It's great that companies do this, but I wish that they would also open-source the verification infrastructure at the same time.
Otherwise, anyone who wants to use it in a commercial setting has to either re-do their own verification effort and due-diligence, or just trust the core works perfectly. Don't get me wrong, I trust IBM to build a working CPU, but that doesn't mean there aren't corner cases to be found when you put the core in a new SoC environment.
There is lots of open source HDL out there. We need re-usable verification infrastructure too!
Most of that verification infrastructure is tied to proprietary tooling in some way or another. In the case of IBM they have a lot of in house EDA tooling that they aren't willing to release or even talk about much. They extended vhdl with "aspect oriented programming" to implement their approach to verification. Most of the other verification
tooling for verilog (now system verilog) started as proprietary extensions by some vendor (Intel, Synopsis, ...) and then made it into the system verilog standard. None of those verification parts of system verilog have an open source compiler that supports them.
The good news is that at least the simulation part has improved massively over the last few years. For synthesizable system verilog you have https://www.veripool.org/wiki/verilator, which allows you to compile to C++ and then you can implement any verification methodology you like from scratch in C++ :). I did that for parts of an in-house POWER based processor and it isn't actually as bad as it sounds. You also have the option to use DPI-C and interface with a C++ test-driver that way. We managed to do extensive Hardware and Software (full hardware abstraction layer + instruction compiler + FPGA + ASIC) co-simulation for an accelerator we build, although using proprietary tools because we had Xilinx IP and VHDL involved.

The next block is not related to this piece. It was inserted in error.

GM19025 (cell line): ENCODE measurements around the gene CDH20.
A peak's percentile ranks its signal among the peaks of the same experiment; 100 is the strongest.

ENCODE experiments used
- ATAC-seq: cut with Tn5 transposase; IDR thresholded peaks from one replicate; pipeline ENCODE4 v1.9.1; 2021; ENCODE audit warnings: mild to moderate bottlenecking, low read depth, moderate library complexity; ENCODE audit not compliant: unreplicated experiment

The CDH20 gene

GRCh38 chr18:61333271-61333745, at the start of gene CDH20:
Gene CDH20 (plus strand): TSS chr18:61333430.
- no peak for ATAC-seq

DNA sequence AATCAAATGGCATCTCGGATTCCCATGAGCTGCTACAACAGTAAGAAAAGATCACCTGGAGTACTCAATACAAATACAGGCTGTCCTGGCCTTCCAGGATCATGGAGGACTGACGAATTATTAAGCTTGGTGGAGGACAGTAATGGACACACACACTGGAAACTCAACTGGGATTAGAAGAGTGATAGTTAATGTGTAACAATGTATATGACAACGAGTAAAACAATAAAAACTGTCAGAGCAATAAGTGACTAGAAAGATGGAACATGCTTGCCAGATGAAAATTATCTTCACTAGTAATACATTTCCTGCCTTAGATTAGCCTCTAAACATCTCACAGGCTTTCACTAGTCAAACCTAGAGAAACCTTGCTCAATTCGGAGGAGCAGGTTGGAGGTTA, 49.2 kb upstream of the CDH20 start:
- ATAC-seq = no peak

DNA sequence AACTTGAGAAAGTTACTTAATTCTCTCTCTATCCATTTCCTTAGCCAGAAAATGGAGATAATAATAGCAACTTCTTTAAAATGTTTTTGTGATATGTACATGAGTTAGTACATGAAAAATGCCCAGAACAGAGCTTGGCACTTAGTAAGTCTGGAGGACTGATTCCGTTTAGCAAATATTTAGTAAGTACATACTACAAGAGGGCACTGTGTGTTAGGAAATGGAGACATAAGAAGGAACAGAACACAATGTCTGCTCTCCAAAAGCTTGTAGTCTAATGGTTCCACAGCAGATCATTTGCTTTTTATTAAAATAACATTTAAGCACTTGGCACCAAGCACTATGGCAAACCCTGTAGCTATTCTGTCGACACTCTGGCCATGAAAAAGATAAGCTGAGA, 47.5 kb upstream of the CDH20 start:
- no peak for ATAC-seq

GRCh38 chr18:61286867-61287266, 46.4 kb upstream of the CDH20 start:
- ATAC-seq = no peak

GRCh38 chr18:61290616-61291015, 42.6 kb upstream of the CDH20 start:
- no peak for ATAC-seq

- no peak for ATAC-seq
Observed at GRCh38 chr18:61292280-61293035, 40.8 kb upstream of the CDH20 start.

Verilator is also used as a backend for Chisel.
Higan (née bsnes) is written in a very HDL way. It's almost entirely an engine for evaluating RTL graphs with coroutines. cen64 is very similar. 'On clock edge, evaluate the next clock's input latches'.
But yes, it would be really nice to increase verilator's perf to be close to higan (which is a multi dimensional problem, latency versus throughput, etc.), so that you could compile to software or hardware. A MAME cabinet based around an FPGA with cached configuration images would be the bee's knees.
Exactly and note "The A2I core is compliant to Power ISA 2.06 and will need updates to be compliant with either version 3.0c or 3.1. Power ISA 3.0c and 3.1 are the two Power ISA versions contributed to OpenPOWER Foundation by IBM."
Who is going to do that and how without the verification infrastructure? (Verification is about the test infrastructure, not the Verilog simulator which is a commodity). The _real_ value is in the verification infrastructure.
IBM targeted POWER towards the high-end server market. While this space suffers erosion from x86's coming from its low-end, IBM is not known to play in the commodity price-pressured segments unless it can't avoid it. I'm very sure that if IBM wanted to compete in the HEDT segment against Intel, it'd be able to offer a competitive product (as the Raptor workstation proves).